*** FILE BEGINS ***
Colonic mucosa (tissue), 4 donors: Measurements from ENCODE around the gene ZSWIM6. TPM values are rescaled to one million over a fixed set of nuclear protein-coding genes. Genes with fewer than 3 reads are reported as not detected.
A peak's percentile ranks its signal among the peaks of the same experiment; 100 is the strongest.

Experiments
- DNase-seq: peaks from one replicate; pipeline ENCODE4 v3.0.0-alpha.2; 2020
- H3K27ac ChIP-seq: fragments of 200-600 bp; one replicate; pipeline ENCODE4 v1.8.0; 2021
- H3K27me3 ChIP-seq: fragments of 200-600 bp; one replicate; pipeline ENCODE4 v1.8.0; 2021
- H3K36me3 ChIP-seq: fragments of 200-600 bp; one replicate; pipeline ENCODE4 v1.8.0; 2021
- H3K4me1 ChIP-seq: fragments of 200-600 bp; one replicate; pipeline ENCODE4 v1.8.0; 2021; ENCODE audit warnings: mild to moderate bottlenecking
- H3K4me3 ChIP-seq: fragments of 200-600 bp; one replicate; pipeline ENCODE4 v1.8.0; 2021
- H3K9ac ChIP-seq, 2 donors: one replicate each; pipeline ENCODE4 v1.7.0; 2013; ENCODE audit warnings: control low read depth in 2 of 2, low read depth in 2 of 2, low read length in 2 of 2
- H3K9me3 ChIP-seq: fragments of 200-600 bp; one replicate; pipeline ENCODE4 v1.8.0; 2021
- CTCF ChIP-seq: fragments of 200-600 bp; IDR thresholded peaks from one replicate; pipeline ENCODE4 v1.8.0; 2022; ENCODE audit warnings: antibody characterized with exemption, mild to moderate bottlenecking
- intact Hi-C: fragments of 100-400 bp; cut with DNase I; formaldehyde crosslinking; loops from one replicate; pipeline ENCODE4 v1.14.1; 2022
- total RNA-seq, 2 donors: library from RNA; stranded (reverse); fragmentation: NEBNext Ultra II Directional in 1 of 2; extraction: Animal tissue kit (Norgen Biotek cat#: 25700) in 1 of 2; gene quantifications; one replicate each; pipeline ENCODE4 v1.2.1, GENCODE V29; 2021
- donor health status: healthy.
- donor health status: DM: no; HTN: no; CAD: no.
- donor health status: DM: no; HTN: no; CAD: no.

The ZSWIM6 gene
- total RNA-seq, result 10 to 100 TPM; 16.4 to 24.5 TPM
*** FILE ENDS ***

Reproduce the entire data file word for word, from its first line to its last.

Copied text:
Colonic mucosa (tissue), 4 donors: Measurements from ENCODE around the gene ZSWIM6. TPM values are rescaled to one million over a fixed set of nuclear protein-coding genes. Genes with fewer than 3 reads are reported as not detected.
A peak's percentile ranks its signal among the peaks of the same experiment; 100 is the strongest.

Experiments
- DNase-seq: peaks from one replicate; pipeline ENCODE4 v3.0.0-alpha.2; 2020
- H3K27ac ChIP-seq: fragments of 200-600 bp; one replicate; pipeline ENCODE4 v1.8.0; 2021
- H3K27me3 ChIP-seq: fragments of 200-600 bp; one replicate; pipeline ENCODE4 v1.8.0; 2021
- H3K36me3 ChIP-seq: fragments of 200-600 bp; one replicate; pipeline ENCODE4 v1.8.0; 2021
- H3K4me1 ChIP-seq: fragments of 200-600 bp; one replicate; pipeline ENCODE4 v1.8.0; 2021; ENCODE audit warnings: mild to moderate bottlenecking
- H3K4me3 ChIP-seq: fragments of 200-600 bp; one replicate; pipeline ENCODE4 v1.8.0; 2021
- H3K9ac ChIP-seq, 2 donors: one replicate each; pipeline ENCODE4 v1.7.0; 2013; ENCODE audit warnings: control low read depth in 2 of 2, low read depth in 2 of 2, low read length in 2 of 2
- H3K9me3 ChIP-seq: fragments of 200-600 bp; one replicate; pipeline ENCODE4 v1.8.0; 2021
- CTCF ChIP-seq: fragments of 200-600 bp; IDR thresholded peaks from one replicate; pipeline ENCODE4 v1.8.0; 2022; ENCODE audit warnings: antibody characterized with exemption, mild to moderate bottlenecking
- intact Hi-C: fragments of 100-400 bp; cut with DNase I; formaldehyde crosslinking; loops from one replicate; pipeline ENCODE4 v1.14.1; 2022
- total RNA-seq, 2 donors: library from RNA; stranded (reverse); fragmentation: NEBNext Ultra II Directional in 1 of 2; extraction: Animal tissue kit (Norgen Biotek cat#: 25700) in 1 of 2; gene quantifications; one replicate each; pipeline ENCODE4 v1.2.1, GENCODE V29; 2021
- donor health status: healthy.
- donor health status: DM: no; HTN: no; CAD: no.
- donor health status: DM: no; HTN: no; CAD: no.

The ZSWIM6 gene
- total RNA-seq, result 10 to 100 TPM; 16.4 to 24.5 TPM